The entire complex stands at the foot of a spur which rises above the right bank of the Madhumati stream and slopes up gradually for some distance until it culminates in the precipitous pine-clad mountain which is traversed by the direct path leading towards the Kashmir Valley.
The temple with its enclosed quadrangle is approached by a staircase about nine feet wide of stone steps sixty-three in number, having on either side a massive balustrade fallen into ruins. The stair-case leads to the entrance of the quadrangular court. This gateway occupies exactly the middle of the west face directly in line with the porchway leading to the sanctum sanctorum of the main temple.
Judging from the fame which the shrine of Sarada enjoyed not only in Kashmir but far beyond it, the number of pilgrims must have been considerable. Kalhana himself in his account of Lalitaditya's reign (8th century AD) refers to certain followers of a king of Gauda or Bengal, who had come to Kashmir. under the pretence of visiting the shrine of Sarada, but in reality to avenge the murder of their king by Lalitaditya. This particular reference to Sarada shows that its fame had spread to far off regions.
A witness to the fame of Sarada is Alberuni (10th century AD) who describes its position in "inner Kashmir about two to three days journey towards the mountains of Bolor" (upper Indus between Gilgit and Ladakh). He speaks of the shrine as much venerated and frequented by pilgrims and mentions it along with the most famous ones like those of Surya at Multan, the Visnu Chakraswamin of Thaneswar and the Linga of Somnath.
Bilhana whose literary career falls into the second half of the eleventh century also mentions the tirtha of Sarada, in his panigyrical description of Pravarapura or Srinagar. Written when he was in Deccan far away from his home, he ascribes the patronage of learning, claimed for that city, to the favour of Sarada. The goddess is said to resemble a swan, carrying as her diadem the glittering gold washed from the sand of river Madhumati".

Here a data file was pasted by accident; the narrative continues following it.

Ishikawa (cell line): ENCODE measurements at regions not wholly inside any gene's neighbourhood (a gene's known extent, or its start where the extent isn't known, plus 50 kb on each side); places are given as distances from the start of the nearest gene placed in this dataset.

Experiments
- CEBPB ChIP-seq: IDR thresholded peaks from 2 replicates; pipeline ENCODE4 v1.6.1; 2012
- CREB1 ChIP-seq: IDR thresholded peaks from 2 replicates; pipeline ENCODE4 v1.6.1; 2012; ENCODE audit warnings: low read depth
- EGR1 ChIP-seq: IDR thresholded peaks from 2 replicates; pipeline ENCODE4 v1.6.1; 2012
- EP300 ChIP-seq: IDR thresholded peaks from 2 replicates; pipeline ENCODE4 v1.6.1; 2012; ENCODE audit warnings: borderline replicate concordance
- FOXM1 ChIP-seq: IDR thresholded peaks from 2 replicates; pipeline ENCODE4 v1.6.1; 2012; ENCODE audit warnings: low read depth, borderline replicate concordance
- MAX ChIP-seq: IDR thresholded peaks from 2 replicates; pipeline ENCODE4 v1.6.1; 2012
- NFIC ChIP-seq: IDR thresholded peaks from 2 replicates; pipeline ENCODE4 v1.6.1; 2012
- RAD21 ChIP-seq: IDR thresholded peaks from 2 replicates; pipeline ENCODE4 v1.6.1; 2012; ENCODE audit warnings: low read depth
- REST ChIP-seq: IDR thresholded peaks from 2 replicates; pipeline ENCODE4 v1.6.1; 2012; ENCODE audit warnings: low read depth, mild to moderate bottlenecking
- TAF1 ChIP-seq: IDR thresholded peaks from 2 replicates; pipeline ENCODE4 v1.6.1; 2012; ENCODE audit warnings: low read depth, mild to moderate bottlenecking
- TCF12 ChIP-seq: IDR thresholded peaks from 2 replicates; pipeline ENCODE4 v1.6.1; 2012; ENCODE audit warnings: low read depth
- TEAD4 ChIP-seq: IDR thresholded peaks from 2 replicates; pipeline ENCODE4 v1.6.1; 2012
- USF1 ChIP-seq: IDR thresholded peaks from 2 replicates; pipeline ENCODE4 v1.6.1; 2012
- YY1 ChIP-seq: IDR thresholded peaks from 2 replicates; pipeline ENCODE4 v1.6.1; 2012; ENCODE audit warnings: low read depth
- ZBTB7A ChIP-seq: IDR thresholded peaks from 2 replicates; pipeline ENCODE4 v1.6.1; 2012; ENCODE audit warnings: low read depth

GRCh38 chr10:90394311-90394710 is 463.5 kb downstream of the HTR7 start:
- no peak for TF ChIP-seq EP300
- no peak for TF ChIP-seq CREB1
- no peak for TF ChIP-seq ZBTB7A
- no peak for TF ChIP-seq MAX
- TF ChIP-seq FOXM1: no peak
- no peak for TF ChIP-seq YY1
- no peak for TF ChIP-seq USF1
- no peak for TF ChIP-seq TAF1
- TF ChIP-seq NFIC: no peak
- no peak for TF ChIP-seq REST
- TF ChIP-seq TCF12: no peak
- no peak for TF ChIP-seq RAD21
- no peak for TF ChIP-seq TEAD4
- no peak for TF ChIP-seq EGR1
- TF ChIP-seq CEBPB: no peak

In a more legendary light the temple of Sarada figures in a story related of the great jaina scholar Hemacandra (1088-1172 AD), in the Prabhavakacarita. Commissioned by king Jayasimha of Gujarat to compose a new grammar, he requested to be supplied with necessary material in the shape of the older grammars which could be found complete only in the library of Sarada in Kashmir. Jayasimha sent at once high officials to Pravarapura to obtain the manuscripts. Arrived there they proceeded to the temple of the goddess and offered prayers. The manuscripts were delivered to the king's-envoys and brought by them to Hemacandra, who, after perusing them, composed his own grammatical work, the Siddhahemacandra.
The Sarada shrine was known in distant parts of India, long before the compostion of Prabhavakacarita (middle of the 13th century) and hence the author must have known that at the temple of Sarada was a massive library housing learned works of authors who had been blessed by goddess Sarada.